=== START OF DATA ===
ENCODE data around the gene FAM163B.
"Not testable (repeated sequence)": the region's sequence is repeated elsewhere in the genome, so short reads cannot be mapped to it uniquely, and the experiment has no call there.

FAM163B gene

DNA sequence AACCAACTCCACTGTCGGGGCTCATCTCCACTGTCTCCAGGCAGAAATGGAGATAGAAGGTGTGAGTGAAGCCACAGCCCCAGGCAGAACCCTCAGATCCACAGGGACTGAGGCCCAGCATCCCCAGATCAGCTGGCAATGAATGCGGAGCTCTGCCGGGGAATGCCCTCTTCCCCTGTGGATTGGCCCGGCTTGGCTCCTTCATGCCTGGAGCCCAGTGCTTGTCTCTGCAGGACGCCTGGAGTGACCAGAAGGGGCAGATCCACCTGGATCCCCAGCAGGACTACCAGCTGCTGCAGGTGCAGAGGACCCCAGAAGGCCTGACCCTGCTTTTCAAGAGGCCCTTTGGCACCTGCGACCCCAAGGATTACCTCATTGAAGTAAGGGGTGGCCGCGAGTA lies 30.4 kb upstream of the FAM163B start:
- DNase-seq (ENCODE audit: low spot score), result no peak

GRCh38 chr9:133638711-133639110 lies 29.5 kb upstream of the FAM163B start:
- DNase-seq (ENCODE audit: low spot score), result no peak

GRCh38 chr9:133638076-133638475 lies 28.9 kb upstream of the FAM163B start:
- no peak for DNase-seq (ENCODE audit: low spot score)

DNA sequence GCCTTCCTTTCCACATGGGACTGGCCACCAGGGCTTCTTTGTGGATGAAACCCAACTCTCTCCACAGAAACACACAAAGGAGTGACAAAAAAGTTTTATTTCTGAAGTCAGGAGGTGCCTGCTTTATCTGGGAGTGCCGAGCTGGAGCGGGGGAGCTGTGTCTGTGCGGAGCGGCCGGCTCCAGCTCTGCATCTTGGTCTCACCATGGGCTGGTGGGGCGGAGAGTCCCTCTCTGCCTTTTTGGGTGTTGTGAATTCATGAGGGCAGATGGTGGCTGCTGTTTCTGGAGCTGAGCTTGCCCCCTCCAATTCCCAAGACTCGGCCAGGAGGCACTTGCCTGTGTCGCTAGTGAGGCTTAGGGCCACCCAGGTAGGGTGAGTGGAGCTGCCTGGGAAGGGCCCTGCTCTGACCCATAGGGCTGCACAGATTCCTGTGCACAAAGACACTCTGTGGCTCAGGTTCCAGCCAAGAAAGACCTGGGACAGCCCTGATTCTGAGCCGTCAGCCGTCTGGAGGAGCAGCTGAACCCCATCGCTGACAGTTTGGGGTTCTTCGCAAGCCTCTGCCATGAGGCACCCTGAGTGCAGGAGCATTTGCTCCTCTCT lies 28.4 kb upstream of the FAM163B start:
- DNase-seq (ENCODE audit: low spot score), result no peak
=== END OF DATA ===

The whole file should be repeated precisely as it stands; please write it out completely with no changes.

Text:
ENCODE data around the gene FAM163B.
"Not testable (repeated sequence)": the region's sequence is repeated elsewhere in the genome, so short reads cannot be mapped to it uniquely, and the experiment has no call there.

FAM163B gene

DNA sequence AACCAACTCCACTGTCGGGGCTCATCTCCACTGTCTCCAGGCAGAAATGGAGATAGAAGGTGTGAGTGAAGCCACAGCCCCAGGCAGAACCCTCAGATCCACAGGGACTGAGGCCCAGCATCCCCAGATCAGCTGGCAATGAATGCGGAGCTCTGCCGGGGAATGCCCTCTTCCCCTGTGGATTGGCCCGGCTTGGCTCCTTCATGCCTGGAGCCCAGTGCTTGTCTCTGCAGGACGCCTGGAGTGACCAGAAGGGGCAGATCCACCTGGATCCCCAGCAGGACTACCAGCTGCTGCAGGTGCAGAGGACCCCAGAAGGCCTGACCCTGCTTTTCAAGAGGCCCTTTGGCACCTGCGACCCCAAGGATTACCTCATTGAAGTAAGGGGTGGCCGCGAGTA lies 30.4 kb upstream of the FAM163B start:
- DNase-seq (ENCODE audit: low spot score), result no peak

GRCh38 chr9:133638711-133639110 lies 29.5 kb upstream of the FAM163B start:
- DNase-seq (ENCODE audit: low spot score), result no peak

GRCh38 chr9:133638076-133638475 lies 28.9 kb upstream of the FAM163B start:
- no peak for DNase-seq (ENCODE audit: low spot score)

DNA sequence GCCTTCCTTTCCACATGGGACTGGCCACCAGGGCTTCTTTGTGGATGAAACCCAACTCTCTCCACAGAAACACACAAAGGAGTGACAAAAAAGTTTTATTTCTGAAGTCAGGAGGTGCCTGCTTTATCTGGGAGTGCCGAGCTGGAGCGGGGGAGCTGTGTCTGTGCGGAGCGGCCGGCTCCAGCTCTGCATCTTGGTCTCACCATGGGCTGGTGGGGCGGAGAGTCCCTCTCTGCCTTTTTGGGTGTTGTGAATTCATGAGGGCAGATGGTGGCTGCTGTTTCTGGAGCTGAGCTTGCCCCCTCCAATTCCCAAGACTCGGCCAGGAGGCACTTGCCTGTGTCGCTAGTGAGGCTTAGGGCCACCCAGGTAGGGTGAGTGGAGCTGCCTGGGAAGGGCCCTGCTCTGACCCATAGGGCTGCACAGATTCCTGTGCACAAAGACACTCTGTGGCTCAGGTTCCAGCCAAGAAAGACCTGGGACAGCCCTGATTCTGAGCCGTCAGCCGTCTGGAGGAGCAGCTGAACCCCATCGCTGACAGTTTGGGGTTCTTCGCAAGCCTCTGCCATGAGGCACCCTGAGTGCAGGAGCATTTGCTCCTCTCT lies 28.4 kb upstream of the FAM163B start:
- DNase-seq (ENCODE audit: low spot score), result no peak